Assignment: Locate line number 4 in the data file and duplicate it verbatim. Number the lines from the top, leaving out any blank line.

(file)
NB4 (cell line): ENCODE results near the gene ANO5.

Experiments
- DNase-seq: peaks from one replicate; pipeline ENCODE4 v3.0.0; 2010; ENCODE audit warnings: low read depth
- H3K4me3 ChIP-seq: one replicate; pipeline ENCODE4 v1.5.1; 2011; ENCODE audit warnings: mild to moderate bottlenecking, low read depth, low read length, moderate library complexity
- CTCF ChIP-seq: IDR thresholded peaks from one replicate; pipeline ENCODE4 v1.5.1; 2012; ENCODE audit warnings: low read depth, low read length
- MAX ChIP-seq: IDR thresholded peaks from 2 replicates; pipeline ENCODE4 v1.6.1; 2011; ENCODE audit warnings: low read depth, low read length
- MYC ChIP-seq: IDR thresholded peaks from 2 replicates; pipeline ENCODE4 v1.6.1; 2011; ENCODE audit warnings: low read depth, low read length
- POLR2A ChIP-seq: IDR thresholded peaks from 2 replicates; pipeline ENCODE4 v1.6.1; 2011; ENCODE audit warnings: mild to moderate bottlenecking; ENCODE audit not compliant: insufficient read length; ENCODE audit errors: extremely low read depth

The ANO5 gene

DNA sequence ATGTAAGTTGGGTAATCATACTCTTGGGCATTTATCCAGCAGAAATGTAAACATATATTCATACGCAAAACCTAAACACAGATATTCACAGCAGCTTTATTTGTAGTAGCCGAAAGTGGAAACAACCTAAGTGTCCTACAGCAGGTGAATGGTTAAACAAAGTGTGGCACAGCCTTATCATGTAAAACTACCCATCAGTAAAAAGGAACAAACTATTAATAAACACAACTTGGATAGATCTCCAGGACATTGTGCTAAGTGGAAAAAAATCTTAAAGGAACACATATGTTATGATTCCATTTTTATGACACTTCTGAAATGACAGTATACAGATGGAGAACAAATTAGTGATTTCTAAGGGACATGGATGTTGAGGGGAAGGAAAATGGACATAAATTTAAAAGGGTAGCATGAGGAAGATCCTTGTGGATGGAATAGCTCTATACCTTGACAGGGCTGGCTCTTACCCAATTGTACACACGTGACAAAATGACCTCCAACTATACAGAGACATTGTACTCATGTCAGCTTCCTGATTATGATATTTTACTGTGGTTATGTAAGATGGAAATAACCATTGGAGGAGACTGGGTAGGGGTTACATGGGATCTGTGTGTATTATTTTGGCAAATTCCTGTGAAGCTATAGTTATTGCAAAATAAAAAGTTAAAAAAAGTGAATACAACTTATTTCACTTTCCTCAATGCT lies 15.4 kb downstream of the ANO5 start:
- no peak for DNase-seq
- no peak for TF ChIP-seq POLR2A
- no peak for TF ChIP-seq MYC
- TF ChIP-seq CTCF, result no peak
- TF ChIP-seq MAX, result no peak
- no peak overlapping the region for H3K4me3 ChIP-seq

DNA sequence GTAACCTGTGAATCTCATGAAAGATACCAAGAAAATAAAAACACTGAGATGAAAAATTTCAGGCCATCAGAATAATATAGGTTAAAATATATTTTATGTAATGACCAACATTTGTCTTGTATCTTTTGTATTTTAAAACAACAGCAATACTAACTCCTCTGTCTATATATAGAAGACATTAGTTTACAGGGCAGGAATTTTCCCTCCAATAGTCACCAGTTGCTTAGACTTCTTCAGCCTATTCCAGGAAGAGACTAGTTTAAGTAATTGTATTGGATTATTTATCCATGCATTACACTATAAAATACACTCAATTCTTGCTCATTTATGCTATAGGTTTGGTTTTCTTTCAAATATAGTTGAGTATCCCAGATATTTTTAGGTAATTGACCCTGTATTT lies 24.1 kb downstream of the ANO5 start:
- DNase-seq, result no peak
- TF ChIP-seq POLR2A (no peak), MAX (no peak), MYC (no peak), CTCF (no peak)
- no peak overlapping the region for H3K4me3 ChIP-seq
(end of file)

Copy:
- H3K4me3 ChIP-seq: one replicate; pipeline ENCODE4 v1.5.1; 2011; ENCODE audit warnings: mild to moderate bottlenecking, low read depth, low read length, moderate library complexity